Even as it continues to swelter, the South may get a break from steamy weather this week while the Northwest bakes in some of the highest temperatures people there will endure all summer.

It isn’t unusual to get a day or two of 100-degree heat in places like Portland, Ore., but three days in a row this late in the season is uncommon, said Clinton Rockey, a forecaster with the National Weather Service in Portland.

According to Mr. Rockey, only about 40 percent of the people in northwestern Oregon have air-conditioning, which can be troublesome, especially when the low temperatures at night are expected to also break daily records for heat.

The duration of this heat wave, which began on Sunday, and the high overnight temperatures are also a big concern for Matthew Cullen, a Seattle-based forecaster with the Weather Service who said there have been only a few hot days in his region this summer and no significant stretches of heat like this one, which could last at least until Thursday.

While the heat is dangerous, Mr. Cullen doesn’t expect this to be anything like the heat wave of June 2021.

Looking southward, the heat index in New Orleans is expected to reach dangerous levels again on Monday and Tuesday. But on Wednesday, there might be brief relief from the oppressive heat as the heat index may not reach 100 degrees. (Look up the heat index forecast in your city or town.)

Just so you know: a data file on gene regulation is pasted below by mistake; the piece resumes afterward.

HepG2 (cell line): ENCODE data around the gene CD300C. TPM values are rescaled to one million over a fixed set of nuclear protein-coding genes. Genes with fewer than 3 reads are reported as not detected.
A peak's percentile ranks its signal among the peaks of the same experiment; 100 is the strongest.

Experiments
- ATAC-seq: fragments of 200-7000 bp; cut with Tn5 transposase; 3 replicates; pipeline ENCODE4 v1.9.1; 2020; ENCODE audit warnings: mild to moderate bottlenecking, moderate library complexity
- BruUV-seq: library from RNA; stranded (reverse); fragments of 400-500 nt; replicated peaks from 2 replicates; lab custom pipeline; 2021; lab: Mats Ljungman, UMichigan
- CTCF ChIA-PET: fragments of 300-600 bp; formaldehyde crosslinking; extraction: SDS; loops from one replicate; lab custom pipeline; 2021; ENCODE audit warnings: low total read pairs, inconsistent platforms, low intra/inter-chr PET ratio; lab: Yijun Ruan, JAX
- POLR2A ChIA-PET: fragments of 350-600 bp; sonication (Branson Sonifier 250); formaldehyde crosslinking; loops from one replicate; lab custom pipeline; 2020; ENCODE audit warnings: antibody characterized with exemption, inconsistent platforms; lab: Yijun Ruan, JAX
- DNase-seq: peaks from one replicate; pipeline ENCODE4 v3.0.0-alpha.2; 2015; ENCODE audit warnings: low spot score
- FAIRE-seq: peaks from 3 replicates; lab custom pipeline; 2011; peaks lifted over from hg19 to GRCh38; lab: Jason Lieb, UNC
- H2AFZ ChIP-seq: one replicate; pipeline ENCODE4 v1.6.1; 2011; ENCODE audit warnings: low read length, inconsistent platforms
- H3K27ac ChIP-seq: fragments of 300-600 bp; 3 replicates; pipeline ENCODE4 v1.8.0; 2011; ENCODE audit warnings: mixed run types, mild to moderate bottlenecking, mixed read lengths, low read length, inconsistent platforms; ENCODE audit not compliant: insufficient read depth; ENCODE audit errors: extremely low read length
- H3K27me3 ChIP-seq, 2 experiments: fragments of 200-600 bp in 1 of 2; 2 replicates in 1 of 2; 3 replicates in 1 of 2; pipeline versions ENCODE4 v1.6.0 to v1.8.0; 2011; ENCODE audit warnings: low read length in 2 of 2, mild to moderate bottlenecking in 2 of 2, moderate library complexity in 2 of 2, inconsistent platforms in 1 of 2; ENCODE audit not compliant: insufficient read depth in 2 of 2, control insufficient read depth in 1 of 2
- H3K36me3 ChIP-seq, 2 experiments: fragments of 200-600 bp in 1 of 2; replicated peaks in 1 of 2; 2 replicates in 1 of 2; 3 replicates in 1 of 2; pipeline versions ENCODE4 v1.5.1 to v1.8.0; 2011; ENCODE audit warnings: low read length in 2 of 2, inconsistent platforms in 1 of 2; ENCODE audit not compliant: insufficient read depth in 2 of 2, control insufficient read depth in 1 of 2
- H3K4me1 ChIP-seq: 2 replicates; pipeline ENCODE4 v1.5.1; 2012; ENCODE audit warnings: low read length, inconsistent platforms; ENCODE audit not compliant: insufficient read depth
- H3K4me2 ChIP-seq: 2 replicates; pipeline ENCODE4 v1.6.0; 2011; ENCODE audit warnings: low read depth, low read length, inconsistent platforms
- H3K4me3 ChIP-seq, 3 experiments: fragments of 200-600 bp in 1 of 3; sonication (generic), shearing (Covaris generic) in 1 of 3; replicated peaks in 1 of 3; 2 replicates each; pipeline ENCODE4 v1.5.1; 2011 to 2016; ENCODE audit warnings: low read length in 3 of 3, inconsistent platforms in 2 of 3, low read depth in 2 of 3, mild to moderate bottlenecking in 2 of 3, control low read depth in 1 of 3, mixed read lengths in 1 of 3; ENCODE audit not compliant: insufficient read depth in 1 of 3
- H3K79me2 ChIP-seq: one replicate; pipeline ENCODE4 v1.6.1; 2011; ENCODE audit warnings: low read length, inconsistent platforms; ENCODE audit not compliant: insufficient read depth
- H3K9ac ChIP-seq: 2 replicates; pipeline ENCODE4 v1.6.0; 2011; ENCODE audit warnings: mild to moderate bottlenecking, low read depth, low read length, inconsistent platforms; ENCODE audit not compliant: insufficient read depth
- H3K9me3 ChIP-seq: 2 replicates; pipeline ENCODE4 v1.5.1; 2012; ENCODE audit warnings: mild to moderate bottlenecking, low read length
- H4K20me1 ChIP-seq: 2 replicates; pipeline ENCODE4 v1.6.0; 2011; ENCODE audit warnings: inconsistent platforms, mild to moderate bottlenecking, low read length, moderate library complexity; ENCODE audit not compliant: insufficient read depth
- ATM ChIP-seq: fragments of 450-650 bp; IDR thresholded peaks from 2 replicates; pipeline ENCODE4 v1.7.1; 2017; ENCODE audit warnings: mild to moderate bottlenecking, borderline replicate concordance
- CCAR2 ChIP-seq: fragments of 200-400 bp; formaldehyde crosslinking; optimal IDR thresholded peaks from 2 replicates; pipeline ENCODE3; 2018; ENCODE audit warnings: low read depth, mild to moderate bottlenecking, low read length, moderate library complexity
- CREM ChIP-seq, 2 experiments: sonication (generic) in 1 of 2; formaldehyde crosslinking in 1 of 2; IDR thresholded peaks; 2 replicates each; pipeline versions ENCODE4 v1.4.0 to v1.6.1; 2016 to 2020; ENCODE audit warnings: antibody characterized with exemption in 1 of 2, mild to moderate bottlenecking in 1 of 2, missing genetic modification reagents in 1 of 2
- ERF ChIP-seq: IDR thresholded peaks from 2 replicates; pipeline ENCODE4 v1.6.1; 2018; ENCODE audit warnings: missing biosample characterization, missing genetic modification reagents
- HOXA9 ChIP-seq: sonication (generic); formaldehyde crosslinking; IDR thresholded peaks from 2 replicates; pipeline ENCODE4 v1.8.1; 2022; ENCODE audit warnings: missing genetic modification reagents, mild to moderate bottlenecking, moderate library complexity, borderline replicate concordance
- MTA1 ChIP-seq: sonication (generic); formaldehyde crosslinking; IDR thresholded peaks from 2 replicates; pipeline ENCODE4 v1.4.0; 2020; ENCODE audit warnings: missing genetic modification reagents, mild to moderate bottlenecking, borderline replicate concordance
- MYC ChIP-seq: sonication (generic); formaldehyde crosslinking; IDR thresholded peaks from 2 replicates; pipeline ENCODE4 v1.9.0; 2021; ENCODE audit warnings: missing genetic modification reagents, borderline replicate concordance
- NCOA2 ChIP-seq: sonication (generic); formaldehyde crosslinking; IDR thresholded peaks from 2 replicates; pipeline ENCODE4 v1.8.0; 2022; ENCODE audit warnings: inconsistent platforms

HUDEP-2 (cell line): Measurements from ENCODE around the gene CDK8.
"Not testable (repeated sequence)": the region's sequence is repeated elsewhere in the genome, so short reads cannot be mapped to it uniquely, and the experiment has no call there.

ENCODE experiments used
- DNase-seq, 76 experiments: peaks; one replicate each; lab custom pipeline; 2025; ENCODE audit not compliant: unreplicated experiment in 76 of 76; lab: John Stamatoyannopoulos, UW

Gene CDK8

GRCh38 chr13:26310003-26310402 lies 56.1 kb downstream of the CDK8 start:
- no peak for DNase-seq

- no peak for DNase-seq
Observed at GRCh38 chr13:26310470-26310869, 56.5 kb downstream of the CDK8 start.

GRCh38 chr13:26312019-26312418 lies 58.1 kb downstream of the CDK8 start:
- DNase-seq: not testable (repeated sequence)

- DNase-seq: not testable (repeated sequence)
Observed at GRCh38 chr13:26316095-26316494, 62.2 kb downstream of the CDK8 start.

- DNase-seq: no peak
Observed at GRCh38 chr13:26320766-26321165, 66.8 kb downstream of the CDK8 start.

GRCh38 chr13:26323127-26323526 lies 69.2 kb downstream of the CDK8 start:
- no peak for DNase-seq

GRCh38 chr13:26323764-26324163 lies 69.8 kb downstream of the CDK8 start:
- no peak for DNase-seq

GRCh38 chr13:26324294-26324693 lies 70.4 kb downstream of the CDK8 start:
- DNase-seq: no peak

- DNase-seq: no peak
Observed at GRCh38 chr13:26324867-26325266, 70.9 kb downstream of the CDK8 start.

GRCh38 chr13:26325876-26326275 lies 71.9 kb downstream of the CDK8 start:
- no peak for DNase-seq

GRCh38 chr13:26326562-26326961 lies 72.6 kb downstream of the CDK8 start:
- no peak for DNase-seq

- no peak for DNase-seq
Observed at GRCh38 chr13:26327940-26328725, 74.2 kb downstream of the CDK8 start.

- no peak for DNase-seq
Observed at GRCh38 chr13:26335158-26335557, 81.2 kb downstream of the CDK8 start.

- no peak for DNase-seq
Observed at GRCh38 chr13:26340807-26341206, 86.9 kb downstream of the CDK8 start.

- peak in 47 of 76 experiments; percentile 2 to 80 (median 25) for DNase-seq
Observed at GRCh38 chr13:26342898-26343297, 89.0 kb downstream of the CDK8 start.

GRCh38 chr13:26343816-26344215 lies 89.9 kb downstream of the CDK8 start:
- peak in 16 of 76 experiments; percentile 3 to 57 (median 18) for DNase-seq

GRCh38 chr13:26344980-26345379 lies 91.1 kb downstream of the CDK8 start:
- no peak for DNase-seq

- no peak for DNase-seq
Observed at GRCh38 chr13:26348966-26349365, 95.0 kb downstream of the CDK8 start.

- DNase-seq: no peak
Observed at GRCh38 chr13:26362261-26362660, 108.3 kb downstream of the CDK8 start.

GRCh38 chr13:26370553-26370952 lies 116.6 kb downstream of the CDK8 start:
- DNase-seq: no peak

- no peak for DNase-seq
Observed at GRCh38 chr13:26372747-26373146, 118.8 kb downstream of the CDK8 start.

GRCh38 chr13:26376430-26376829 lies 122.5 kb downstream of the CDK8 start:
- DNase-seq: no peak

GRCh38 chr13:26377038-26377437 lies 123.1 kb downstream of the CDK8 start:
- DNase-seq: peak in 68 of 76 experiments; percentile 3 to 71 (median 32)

This relief will not be confined to Louisiana, as temperatures across much of the South, which felt like a steamy boiler room this past weekend, will dip to more seasonable high temperatures of the 80s and 90s by midweek.

However, temperatures will begin to ramp up again, first in the Central Plains and then in the South, late this week, reminding people in those regions that summer isn’t over yet and the dog days have just begun.

In the Northwest, it looks as if things might settle down on Friday, but there are a few factors, like a tropical development near Mexico, that could have an impact on the weather pattern and extend the heat wave.

“The low humidity and heat will continue to maintain tinderbox conditions in the Cascades, where we already have a few big fires,” Mr. Rockey said. Many areas in Oregon haven’t had much rain since May, leading to dry brush and timber that is easy to burn once a fire starts.

Rain may finally return to the area next week, Mr. Rockey said.

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